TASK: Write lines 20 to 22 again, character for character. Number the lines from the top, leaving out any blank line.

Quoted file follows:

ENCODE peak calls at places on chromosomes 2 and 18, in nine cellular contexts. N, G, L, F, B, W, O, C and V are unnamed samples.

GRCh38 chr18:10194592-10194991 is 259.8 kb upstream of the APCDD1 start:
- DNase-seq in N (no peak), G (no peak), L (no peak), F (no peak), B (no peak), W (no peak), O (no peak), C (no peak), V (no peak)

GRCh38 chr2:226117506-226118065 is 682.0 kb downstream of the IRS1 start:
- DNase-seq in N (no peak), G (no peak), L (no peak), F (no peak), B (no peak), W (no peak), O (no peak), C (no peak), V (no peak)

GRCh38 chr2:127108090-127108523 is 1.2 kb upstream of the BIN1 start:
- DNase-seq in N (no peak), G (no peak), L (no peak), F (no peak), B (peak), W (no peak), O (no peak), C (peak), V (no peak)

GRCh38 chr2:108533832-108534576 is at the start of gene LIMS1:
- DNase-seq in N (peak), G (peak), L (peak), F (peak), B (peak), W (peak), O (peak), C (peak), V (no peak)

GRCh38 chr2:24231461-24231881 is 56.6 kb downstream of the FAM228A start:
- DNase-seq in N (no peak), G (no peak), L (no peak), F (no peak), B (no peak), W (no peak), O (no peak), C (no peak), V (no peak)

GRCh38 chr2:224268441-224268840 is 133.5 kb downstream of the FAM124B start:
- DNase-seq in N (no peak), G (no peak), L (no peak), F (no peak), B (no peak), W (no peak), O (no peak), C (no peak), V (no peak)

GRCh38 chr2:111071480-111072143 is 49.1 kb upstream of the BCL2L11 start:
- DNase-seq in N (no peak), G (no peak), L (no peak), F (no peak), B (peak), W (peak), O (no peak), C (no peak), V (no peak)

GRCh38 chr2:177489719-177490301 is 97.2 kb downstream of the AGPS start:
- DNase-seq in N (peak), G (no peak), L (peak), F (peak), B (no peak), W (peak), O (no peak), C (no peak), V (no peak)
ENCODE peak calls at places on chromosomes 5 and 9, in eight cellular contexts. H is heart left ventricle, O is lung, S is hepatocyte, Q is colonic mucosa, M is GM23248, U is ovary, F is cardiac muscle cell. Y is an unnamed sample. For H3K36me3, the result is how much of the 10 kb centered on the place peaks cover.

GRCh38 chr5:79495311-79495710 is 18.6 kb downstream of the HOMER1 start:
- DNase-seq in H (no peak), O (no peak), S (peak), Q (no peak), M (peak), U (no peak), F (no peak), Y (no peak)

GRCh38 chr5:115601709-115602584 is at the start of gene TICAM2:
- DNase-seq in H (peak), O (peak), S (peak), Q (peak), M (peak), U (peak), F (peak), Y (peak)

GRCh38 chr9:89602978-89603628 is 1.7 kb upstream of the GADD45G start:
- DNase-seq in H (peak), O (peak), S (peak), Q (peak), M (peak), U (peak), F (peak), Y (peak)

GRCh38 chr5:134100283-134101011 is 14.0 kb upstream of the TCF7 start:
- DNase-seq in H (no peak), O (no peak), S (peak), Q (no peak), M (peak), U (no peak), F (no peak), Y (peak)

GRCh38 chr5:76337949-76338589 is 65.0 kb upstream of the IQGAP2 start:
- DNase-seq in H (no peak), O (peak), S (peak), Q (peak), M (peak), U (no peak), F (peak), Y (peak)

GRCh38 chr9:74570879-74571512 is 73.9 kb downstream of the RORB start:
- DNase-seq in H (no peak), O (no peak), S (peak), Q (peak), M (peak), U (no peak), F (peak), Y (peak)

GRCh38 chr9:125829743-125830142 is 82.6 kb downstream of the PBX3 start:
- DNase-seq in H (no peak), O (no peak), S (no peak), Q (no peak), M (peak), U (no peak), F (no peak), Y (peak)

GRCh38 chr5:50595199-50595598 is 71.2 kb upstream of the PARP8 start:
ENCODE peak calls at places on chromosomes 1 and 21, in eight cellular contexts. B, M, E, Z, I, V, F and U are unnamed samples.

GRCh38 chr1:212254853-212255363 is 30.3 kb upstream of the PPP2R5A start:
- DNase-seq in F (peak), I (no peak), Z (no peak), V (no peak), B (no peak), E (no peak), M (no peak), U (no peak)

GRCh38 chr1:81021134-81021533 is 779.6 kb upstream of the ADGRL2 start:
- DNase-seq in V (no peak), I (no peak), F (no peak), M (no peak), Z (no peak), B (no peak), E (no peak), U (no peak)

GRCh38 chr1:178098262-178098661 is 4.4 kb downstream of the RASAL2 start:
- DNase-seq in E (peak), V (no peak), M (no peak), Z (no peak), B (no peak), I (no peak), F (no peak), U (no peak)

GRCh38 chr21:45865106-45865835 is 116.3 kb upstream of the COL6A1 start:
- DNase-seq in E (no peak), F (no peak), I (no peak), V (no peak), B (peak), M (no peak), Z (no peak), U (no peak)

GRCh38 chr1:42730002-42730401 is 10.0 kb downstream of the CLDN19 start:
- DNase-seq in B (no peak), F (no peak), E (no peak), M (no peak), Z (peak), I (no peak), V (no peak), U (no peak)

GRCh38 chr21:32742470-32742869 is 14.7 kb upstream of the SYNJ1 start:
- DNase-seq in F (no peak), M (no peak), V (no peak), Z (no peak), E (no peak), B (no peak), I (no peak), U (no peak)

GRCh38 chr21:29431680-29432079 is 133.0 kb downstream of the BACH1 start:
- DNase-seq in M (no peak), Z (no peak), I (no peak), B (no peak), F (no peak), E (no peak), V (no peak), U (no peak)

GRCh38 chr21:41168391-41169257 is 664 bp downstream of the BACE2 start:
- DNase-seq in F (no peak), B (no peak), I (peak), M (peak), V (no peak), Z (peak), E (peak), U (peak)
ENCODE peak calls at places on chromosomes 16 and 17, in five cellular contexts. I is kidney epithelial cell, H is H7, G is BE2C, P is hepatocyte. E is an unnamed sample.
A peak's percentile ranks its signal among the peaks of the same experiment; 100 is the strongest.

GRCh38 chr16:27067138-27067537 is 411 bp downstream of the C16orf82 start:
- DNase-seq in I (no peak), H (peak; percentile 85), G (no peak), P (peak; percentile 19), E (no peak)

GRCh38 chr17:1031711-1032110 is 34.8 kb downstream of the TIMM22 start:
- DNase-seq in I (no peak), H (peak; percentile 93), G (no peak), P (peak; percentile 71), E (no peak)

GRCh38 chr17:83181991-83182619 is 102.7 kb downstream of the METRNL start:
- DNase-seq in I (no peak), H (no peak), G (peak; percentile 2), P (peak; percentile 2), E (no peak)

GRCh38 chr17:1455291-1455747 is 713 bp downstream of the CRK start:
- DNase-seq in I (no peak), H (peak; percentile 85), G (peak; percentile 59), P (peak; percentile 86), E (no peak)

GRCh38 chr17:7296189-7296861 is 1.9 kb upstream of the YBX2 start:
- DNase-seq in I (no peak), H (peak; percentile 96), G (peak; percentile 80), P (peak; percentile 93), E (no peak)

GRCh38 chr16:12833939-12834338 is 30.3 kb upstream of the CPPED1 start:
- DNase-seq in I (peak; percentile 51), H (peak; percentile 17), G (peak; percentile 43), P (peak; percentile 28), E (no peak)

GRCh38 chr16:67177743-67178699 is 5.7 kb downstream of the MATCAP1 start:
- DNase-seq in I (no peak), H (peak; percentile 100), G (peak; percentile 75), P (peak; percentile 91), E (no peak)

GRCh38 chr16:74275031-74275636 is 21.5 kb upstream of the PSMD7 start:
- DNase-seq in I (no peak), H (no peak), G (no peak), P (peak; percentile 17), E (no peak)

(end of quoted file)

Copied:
- DNase-seq in H (no peak), O (no peak), S (peak), Q (no peak), M (peak), U (no peak), F (no peak), Y (no peak)

GRCh38 chr5:115601709-115602584 is at the start of gene TICAM2:
- DNase-seq in H (peak), O (peak), S (peak), Q (peak), M (peak), U (peak), F (peak), Y (peak)